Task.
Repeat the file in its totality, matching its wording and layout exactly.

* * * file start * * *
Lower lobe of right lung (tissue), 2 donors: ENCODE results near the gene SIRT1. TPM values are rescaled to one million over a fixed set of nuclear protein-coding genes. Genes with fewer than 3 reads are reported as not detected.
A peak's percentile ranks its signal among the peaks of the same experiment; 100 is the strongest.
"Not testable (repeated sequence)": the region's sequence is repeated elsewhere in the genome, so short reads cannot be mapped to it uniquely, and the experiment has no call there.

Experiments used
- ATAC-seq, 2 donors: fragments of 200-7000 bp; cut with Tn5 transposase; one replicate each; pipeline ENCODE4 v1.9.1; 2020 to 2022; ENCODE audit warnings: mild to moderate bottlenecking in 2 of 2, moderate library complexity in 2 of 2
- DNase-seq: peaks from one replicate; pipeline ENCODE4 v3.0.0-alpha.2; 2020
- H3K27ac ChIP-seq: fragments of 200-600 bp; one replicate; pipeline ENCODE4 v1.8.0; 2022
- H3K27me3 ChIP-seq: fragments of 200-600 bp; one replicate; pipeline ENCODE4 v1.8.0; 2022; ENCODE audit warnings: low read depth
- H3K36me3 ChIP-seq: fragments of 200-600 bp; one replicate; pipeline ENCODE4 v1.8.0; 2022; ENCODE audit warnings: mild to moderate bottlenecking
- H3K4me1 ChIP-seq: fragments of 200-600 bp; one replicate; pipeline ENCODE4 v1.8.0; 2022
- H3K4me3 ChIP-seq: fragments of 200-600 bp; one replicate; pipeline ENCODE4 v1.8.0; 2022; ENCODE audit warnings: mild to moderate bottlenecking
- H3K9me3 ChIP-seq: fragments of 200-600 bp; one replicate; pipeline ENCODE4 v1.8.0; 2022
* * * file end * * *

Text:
Lower lobe of right lung (tissue), 2 donors: ENCODE results near the gene SIRT1. TPM values are rescaled to one million over a fixed set of nuclear protein-coding genes. Genes with fewer than 3 reads are reported as not detected.
A peak's percentile ranks its signal among the peaks of the same experiment; 100 is the strongest.
"Not testable (repeated sequence)": the region's sequence is repeated elsewhere in the genome, so short reads cannot be mapped to it uniquely, and the experiment has no call there.

Experiments used
- ATAC-seq, 2 donors: fragments of 200-7000 bp; cut with Tn5 transposase; one replicate each; pipeline ENCODE4 v1.9.1; 2020 to 2022; ENCODE audit warnings: mild to moderate bottlenecking in 2 of 2, moderate library complexity in 2 of 2
- DNase-seq: peaks from one replicate; pipeline ENCODE4 v3.0.0-alpha.2; 2020
- H3K27ac ChIP-seq: fragments of 200-600 bp; one replicate; pipeline ENCODE4 v1.8.0; 2022
- H3K27me3 ChIP-seq: fragments of 200-600 bp; one replicate; pipeline ENCODE4 v1.8.0; 2022; ENCODE audit warnings: low read depth
- H3K36me3 ChIP-seq: fragments of 200-600 bp; one replicate; pipeline ENCODE4 v1.8.0; 2022; ENCODE audit warnings: mild to moderate bottlenecking
- H3K4me1 ChIP-seq: fragments of 200-600 bp; one replicate; pipeline ENCODE4 v1.8.0; 2022
- H3K4me3 ChIP-seq: fragments of 200-600 bp; one replicate; pipeline ENCODE4 v1.8.0; 2022; ENCODE audit warnings: mild to moderate bottlenecking
- H3K9me3 ChIP-seq: fragments of 200-600 bp; one replicate; pipeline ENCODE4 v1.8.0; 2022